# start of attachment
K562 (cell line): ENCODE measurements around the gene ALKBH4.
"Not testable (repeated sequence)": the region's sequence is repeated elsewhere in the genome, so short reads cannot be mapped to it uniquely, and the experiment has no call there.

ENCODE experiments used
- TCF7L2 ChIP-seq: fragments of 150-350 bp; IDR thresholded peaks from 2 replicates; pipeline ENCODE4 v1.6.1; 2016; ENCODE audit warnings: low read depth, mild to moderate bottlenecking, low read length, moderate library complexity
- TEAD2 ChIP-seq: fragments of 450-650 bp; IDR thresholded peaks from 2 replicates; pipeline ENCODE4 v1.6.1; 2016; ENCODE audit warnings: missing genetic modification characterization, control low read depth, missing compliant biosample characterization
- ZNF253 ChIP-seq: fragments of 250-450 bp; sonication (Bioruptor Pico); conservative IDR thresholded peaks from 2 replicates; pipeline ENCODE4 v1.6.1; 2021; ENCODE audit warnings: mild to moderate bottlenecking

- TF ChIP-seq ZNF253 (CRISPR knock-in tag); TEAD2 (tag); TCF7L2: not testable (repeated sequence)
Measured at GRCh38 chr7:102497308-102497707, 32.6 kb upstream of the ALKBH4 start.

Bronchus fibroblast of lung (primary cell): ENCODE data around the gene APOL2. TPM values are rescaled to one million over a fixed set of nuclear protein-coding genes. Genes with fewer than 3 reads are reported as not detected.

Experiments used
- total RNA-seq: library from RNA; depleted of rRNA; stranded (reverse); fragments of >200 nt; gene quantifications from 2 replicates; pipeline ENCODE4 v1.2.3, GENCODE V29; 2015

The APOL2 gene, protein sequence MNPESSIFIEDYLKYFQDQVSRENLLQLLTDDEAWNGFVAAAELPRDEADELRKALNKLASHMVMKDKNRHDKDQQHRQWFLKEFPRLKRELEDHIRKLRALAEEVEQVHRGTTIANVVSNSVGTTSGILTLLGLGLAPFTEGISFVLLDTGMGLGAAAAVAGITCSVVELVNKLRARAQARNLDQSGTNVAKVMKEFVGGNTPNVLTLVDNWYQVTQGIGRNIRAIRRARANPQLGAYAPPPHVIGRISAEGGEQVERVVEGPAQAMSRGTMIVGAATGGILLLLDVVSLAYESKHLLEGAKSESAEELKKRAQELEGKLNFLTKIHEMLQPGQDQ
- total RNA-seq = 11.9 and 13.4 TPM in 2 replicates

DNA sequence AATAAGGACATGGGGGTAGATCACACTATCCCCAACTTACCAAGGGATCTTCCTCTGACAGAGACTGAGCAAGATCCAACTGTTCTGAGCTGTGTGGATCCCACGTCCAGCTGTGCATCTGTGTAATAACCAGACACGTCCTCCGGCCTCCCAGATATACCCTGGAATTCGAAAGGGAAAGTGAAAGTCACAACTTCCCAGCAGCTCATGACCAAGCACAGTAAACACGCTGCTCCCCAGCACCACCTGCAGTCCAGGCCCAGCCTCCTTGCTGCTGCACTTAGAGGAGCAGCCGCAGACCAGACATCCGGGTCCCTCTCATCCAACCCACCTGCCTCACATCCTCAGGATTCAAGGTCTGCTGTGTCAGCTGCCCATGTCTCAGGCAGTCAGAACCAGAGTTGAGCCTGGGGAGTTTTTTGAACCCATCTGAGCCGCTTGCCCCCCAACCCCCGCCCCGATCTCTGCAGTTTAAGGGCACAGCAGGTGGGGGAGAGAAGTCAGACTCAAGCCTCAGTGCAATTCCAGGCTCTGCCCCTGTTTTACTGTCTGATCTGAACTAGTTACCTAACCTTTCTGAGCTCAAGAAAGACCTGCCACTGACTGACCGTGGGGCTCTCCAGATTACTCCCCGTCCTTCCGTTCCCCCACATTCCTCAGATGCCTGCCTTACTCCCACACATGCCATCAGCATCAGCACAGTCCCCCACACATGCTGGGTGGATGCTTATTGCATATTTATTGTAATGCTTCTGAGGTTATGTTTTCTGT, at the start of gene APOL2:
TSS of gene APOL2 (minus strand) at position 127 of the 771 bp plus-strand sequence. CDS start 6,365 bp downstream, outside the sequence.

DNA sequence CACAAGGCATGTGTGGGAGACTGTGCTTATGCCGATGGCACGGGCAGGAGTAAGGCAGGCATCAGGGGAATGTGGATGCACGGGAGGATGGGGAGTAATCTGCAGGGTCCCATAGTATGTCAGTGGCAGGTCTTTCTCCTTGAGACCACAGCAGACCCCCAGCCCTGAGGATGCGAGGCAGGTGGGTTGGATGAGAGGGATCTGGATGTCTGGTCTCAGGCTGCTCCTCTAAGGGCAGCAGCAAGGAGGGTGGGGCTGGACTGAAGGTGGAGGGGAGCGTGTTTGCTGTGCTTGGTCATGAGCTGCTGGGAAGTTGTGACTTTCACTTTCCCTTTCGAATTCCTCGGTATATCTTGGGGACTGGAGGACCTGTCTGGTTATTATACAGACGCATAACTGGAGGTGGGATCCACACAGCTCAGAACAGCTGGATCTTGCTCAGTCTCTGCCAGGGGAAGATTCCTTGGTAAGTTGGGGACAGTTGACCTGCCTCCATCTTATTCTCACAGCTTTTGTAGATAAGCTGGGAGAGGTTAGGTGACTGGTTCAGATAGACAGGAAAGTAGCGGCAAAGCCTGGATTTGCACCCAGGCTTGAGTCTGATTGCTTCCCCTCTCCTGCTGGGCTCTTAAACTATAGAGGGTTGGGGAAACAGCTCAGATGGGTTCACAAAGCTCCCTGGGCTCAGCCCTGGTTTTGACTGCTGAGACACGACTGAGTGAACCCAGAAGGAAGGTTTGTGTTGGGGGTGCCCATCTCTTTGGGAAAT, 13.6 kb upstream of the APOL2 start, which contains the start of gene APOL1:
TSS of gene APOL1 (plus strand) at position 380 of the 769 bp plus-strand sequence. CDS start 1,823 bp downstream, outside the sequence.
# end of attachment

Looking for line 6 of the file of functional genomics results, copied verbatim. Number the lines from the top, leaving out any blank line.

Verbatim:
- ZNF253 ChIP-seq: fragments of 250-450 bp; sonication (Bioruptor Pico); conservative IDR thresholded peaks from 2 replicates; pipeline ENCODE4 v1.6.1; 2021; ENCODE audit warnings: mild to moderate bottlenecking